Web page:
If you want to consider how difficult it is, imagine your child has been kidnapped and the apprehended suspect is across the table from you. How long before you raised your voice, inflicted emotional and moral pain on the suspect, and thus "torturing" him.

Theory is easy, practice is tough.

Rebecca said...

Please Bill. Your argument reminds me of those who say, "well we can't really tell if a virus is 'alive' or not...the line between life and non-life is just so fuzzy...so who are we to say that a horse is alive and a stone is not?" Waterboarding is the horse here Bill.

joye said...

Indeed, Rebecca. Bill, let me turn your own words against you:

I am lucky that I have never had to have a woman in stirrups before me ready for me to perform an abortion on her and question my salvation, nor have I ever had to confront a positive pregnancy test knowing that carrying to term would result in me losing my education and dreams and wonder if my conduct could be construed as a violation of law or code.

It is one thing to sit here in our comfortable computer chairs talking about this "abortion" issue. It's another to engage in the practice.

My point is one man's murder is another woman's choice. Who defines what is murder?

If you want to consider how difficult it is, imagine that your daughter has been raped and she's sitting before you, her belly swelling from the rapist's child. How long before you call the abortion clinic?

---

How can we face pro-choicers who use these arguments if we're using the same arguments to excuse torture, Bill? Answer me.

romishgraffiti said...

Theory is easy, practice is tough.

Practices sometimes explains our acts. In certain circumstances, it even mitigates our responsibility for committing acts. What it never does is justify intrinsicly evil acts. Saying it does is no more different that Our Lord became incarnate and died for our sins just to give us the warm fuzzies at Christmas time, but when the stuff hits the fan, you have to dump all that and do what you gotta do. Under such a theory/practice scheme, there is no end to the atrocities one could commit. It's a philosophy of relativistic chaos.

Scott W.

Anonymous said...

test

Anonymous said...

RE: Defining Torture

The U.S. Army is the proponent service with Department of Defense for interrogation and prisoner handling. The Army interrogation manual defines torture as illegal and a violation of DOD Directives, federal statute and the Geneva Convention. The Army includes within its definition of torture so called "enhanced interrogation techniques" to include water boarding. The Army further describes torture as counter productive as an interrogation technique. A supporting DOD study found that there is no historical basis to assume that torture is an effective interrogation technique.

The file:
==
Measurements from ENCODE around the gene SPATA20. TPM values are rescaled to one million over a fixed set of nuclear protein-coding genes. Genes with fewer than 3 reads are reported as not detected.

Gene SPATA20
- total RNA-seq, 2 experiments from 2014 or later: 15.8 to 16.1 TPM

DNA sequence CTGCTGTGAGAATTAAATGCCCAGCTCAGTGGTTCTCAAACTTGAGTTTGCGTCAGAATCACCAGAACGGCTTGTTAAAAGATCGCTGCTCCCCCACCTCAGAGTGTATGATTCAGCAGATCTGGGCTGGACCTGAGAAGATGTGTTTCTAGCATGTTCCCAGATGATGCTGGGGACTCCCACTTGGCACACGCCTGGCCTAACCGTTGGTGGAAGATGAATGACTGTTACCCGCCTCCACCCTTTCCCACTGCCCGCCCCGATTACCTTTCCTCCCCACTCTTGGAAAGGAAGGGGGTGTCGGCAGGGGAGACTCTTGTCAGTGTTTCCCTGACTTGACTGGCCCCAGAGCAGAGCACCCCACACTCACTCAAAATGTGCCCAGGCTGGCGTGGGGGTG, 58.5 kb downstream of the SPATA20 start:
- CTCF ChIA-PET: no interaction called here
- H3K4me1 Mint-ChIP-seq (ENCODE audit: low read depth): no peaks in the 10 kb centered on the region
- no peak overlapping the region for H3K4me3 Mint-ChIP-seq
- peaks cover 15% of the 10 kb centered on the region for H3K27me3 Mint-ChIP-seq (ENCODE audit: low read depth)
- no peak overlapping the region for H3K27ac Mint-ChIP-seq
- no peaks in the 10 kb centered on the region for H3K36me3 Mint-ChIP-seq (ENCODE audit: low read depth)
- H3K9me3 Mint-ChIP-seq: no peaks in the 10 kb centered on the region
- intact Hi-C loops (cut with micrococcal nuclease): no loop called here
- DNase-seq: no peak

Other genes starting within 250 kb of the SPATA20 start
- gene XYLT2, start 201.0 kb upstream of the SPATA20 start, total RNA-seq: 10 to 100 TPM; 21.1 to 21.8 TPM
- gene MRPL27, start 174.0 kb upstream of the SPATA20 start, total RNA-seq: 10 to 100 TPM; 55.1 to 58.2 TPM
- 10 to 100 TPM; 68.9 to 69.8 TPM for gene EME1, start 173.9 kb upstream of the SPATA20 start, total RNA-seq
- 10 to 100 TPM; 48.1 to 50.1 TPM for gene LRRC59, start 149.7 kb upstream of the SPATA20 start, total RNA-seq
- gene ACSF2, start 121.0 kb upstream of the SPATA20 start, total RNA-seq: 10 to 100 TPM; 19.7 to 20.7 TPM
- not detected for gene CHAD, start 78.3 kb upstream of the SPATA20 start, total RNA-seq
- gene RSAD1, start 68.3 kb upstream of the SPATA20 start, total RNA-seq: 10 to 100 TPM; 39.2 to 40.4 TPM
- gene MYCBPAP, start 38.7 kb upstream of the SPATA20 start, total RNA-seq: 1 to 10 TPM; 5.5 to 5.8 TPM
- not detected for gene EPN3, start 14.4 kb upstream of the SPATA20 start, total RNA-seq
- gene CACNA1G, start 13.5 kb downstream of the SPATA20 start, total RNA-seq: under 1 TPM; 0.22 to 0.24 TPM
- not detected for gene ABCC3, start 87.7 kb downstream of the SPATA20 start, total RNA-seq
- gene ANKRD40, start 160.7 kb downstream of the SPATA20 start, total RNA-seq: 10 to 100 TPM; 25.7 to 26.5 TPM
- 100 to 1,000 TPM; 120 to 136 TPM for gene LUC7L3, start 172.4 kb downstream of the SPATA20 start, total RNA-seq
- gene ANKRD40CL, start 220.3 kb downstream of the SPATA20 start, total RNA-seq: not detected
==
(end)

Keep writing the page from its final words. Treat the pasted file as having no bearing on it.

See Mr. Google for a copy of the Army interrogation manual.

God bless

Richard W Comerford

Anonymous said...

"Of course if one has to choose between two persons, one chooses the one who will do less evil."

and thats what Mark Shea, Richard Comerford and Red Cardigan failed to do in the last election. They should all really examine their consciences.

John Thayer Jensen said...

The room I lived in for a short while in the mountains of Afghanistan had a metal floor, no heat and no mattress.

Bill - supposing that the conditions were what was apparently done to some in Guantanamo Bay - there is a fundamental difference: what was done to them was done to them.


A saint who uses the 'discipline' on himself, to the point of drawing blood is not being tortured. Whipping a man until he bleeds to force him to talk is.

jj

Anonymous said...

I cast my vote for President Bush as the lesser of two evils.

God bless

Richard W Comerford

romishgraffiti said...

and thats what Mark Shea, Richard Comerford and Red Cardigan failed to do in the last election. They should all really examine their consciences.

I voted for McCain and, upon examining my consience, realize I shouldn't have. As others have pointed out, in 2000, Republicans harrangued us that if we didn't support Bush, then that awful embryonic stem-stell research loving liberal McCain would get the nomination. It's a ever-downward spiral. Plus, the document is worded that when there are no candidates that do not endorse intrinsic evils, one may (not must) vote to limit the harm. There were candidates that did not endorse intrinsic evils, just not popular ones. If one insists on effectiveness above all, then that's a consequentialist, and they are in the wrong church.